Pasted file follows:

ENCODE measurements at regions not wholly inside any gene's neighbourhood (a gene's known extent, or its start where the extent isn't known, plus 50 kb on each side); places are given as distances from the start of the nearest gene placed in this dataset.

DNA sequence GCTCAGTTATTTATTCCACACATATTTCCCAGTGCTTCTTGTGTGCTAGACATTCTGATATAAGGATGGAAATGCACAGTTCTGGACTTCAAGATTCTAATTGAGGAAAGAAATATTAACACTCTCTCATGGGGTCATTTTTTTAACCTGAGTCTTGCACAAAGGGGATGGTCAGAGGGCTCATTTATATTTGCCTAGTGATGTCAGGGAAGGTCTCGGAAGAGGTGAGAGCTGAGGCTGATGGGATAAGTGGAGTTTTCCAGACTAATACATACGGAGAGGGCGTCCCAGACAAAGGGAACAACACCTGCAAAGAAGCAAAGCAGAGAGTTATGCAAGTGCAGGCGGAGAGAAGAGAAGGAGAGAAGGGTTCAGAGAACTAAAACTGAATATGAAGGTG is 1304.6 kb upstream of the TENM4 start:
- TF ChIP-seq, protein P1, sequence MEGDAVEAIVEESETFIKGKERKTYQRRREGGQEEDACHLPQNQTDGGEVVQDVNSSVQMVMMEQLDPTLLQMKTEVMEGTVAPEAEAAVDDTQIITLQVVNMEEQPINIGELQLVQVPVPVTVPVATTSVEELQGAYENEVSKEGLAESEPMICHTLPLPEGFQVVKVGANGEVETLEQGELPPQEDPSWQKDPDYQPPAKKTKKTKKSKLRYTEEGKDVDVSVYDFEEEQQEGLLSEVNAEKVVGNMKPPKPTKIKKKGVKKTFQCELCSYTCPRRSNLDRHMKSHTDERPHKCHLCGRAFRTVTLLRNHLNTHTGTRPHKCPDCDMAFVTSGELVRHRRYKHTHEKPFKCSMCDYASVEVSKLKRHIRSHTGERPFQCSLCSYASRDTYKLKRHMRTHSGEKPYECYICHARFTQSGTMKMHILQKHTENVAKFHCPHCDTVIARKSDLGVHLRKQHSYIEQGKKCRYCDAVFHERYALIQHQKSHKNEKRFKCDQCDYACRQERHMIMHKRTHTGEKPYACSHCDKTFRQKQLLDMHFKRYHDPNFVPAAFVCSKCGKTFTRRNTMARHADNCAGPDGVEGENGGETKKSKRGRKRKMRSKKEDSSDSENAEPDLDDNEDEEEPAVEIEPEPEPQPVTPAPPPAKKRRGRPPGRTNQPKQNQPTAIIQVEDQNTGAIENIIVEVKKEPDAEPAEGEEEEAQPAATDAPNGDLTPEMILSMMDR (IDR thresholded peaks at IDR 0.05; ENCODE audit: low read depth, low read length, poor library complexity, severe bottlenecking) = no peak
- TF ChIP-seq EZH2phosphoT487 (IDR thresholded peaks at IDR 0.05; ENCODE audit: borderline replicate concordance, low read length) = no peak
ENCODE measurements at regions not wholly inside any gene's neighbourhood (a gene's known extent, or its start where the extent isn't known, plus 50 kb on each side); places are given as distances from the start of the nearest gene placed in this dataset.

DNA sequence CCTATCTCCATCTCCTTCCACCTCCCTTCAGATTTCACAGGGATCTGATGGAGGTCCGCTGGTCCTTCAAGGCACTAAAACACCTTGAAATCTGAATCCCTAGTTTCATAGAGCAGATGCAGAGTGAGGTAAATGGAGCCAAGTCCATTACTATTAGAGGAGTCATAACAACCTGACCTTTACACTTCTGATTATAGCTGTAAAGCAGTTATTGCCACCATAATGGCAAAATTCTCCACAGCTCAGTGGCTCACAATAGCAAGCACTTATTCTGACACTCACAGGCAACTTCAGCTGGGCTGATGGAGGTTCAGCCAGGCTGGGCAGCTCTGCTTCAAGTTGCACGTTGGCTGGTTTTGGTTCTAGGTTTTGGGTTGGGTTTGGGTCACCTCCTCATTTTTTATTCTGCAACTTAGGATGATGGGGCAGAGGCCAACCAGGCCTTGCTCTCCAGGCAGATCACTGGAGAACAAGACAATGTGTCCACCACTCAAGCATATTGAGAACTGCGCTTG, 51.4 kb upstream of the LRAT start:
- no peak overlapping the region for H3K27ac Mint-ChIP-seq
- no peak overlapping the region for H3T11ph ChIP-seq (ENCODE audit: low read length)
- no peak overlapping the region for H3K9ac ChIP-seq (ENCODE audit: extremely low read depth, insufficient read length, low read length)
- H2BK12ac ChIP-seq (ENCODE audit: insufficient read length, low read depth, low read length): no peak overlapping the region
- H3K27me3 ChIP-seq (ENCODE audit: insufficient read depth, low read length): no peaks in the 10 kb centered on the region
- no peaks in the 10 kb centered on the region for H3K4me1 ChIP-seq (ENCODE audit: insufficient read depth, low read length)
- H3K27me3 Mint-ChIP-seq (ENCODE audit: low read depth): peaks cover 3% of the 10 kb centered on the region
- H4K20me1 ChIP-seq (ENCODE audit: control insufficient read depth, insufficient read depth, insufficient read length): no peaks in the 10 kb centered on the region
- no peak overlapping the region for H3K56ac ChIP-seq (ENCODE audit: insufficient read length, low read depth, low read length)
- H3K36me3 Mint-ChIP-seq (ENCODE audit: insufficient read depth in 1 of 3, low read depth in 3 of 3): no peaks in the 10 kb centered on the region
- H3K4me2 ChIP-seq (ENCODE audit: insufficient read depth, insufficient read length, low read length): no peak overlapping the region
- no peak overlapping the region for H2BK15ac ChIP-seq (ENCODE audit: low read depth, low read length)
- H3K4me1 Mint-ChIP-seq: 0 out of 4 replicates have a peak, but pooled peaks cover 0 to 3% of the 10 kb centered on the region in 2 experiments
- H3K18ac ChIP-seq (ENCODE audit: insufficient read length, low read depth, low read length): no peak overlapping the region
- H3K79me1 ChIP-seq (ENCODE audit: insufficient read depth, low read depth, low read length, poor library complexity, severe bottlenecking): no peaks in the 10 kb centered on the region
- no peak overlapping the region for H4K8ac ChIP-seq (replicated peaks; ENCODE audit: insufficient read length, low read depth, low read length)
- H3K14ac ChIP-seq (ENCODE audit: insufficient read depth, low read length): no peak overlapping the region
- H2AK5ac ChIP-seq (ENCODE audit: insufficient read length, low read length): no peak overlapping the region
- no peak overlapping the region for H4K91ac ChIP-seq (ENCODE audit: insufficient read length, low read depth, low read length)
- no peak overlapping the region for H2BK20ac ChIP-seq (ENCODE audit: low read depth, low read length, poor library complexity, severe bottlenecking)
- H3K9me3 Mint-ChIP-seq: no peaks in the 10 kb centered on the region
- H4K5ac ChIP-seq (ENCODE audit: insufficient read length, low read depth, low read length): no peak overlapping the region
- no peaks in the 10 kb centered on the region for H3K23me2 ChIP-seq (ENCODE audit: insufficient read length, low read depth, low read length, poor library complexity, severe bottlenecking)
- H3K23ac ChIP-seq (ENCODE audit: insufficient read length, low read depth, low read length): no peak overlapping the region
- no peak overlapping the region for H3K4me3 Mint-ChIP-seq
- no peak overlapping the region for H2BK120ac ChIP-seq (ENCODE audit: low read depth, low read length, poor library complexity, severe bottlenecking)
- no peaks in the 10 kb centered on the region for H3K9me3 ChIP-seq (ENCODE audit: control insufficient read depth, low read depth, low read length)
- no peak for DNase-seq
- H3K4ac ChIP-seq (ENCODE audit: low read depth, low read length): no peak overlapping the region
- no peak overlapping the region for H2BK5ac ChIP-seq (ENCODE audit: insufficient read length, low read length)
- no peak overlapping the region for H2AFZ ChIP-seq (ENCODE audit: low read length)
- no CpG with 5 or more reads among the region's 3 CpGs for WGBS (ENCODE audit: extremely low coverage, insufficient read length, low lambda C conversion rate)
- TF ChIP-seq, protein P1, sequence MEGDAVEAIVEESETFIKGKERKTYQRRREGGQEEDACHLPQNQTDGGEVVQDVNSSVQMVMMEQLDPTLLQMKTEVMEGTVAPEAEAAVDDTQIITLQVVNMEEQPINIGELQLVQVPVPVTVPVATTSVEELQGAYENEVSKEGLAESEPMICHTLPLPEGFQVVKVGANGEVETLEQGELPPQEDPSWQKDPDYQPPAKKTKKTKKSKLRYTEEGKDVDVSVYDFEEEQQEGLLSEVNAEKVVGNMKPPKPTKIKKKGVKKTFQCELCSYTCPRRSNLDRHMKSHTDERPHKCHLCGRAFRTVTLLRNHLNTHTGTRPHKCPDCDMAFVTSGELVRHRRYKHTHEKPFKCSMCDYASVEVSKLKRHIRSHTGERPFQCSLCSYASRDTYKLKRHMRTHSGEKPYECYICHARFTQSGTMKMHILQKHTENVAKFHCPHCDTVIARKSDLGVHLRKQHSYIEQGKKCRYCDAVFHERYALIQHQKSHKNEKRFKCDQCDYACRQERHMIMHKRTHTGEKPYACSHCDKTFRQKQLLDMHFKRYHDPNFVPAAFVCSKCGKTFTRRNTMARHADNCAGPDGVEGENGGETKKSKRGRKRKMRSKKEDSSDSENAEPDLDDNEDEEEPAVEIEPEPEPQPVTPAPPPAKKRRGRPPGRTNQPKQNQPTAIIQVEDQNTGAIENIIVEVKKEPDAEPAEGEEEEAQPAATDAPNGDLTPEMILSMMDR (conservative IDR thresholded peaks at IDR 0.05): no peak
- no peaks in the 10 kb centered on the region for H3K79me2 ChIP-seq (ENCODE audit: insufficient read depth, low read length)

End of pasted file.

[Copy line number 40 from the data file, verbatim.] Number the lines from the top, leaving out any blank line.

- no peaks in the 10 kb centered on the region for H3K79me2 ChIP-seq (ENCODE audit: insufficient read depth, low read length)